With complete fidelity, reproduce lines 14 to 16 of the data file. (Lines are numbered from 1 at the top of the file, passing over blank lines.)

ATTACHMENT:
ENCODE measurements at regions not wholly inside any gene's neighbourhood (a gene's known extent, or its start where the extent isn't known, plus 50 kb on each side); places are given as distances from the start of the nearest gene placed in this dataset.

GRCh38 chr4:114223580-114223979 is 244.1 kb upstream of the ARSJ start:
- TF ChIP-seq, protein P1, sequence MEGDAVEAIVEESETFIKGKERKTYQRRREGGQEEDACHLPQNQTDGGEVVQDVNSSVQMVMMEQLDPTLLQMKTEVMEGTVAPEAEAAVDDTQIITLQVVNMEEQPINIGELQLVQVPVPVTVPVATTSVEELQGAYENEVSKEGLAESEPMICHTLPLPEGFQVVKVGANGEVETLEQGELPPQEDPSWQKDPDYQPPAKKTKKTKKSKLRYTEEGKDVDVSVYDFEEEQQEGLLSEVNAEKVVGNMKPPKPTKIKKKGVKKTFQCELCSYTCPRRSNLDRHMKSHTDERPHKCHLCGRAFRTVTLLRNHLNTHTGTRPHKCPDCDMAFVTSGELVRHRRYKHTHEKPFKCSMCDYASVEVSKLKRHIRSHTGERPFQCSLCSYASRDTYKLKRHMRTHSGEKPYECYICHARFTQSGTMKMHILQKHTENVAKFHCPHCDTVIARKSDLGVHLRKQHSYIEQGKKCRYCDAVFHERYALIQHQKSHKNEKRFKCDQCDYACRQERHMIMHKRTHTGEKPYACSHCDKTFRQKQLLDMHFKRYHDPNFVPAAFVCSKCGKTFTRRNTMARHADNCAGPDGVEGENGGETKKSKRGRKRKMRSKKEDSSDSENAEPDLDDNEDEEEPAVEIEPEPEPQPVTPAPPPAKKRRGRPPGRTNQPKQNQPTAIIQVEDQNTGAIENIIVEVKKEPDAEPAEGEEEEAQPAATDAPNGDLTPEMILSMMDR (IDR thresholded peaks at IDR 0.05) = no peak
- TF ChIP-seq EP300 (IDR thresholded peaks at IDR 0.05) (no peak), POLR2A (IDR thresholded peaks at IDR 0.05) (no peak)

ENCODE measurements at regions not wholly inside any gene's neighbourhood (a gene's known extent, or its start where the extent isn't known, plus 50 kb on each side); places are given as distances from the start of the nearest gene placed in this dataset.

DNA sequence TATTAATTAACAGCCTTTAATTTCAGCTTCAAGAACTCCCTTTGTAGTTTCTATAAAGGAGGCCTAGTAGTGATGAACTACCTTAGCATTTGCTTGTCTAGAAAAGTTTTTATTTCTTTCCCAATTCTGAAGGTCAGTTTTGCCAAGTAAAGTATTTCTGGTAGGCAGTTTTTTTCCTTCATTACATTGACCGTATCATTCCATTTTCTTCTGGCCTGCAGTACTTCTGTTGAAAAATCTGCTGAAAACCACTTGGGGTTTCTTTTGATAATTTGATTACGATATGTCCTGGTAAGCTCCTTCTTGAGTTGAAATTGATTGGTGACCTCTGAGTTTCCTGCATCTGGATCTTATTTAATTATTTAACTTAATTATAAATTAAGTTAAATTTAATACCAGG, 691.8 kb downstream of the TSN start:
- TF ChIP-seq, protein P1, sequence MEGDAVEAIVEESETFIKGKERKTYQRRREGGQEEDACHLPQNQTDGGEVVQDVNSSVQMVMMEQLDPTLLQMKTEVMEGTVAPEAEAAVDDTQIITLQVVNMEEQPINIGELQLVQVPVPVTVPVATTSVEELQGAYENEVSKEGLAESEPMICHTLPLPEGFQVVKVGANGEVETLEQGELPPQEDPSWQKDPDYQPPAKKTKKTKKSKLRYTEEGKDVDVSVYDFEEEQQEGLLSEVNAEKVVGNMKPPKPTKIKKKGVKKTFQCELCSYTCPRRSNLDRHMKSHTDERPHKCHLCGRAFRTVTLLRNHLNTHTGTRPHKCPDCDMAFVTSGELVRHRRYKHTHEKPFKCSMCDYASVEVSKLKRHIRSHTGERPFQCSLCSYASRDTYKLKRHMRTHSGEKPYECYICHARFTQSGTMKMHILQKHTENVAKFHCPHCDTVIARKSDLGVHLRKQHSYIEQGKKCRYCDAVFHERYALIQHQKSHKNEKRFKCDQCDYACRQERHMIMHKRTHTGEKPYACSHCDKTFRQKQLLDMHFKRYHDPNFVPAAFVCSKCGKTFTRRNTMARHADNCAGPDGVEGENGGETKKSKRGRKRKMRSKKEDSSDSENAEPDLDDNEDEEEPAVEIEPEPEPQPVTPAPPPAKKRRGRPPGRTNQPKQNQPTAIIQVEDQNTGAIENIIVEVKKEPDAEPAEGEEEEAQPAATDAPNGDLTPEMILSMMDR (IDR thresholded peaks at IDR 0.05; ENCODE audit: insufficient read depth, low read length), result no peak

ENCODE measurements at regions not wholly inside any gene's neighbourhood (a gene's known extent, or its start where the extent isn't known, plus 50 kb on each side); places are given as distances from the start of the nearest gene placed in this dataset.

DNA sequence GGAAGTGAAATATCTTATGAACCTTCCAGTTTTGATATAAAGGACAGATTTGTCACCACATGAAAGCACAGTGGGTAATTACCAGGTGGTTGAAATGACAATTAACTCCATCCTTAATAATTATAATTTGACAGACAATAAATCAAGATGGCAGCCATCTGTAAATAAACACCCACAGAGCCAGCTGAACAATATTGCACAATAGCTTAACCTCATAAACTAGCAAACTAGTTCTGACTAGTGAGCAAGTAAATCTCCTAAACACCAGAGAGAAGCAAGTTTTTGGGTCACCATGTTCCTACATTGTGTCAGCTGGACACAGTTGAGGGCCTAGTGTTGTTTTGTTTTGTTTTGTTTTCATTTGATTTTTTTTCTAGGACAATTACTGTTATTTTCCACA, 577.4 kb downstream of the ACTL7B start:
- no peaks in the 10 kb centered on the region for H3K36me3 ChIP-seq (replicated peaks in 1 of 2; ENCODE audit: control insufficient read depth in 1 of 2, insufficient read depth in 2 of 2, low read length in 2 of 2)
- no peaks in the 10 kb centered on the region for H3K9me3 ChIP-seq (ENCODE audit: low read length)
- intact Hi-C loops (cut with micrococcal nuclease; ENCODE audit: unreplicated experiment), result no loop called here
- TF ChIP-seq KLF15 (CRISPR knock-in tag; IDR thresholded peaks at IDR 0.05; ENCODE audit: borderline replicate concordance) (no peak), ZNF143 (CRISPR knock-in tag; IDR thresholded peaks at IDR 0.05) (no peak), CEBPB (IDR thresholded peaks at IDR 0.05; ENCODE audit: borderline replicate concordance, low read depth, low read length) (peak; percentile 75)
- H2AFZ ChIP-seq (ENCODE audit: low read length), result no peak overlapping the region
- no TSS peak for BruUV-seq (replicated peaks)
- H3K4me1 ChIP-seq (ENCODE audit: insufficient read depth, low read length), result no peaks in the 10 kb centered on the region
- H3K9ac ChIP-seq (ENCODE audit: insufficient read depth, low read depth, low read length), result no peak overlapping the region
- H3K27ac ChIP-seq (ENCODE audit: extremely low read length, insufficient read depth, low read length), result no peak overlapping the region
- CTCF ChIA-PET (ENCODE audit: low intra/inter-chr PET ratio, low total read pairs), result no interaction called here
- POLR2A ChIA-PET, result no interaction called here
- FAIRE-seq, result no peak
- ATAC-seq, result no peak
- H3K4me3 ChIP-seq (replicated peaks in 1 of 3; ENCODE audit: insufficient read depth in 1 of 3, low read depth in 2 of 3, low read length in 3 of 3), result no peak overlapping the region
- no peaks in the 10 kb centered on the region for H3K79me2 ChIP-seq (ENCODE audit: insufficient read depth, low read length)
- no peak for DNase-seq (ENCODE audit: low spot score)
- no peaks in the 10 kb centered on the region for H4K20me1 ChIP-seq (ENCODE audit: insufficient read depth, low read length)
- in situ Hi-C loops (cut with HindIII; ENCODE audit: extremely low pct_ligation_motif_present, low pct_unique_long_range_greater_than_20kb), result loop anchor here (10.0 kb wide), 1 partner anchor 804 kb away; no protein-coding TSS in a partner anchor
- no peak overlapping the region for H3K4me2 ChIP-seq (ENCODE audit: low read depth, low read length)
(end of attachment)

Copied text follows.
- H2AFZ ChIP-seq (ENCODE audit: low read length), result no peak overlapping the region
- no TSS peak for BruUV-seq (replicated peaks)
- H3K4me1 ChIP-seq (ENCODE audit: insufficient read depth, low read length), result no peaks in the 10 kb centered on the region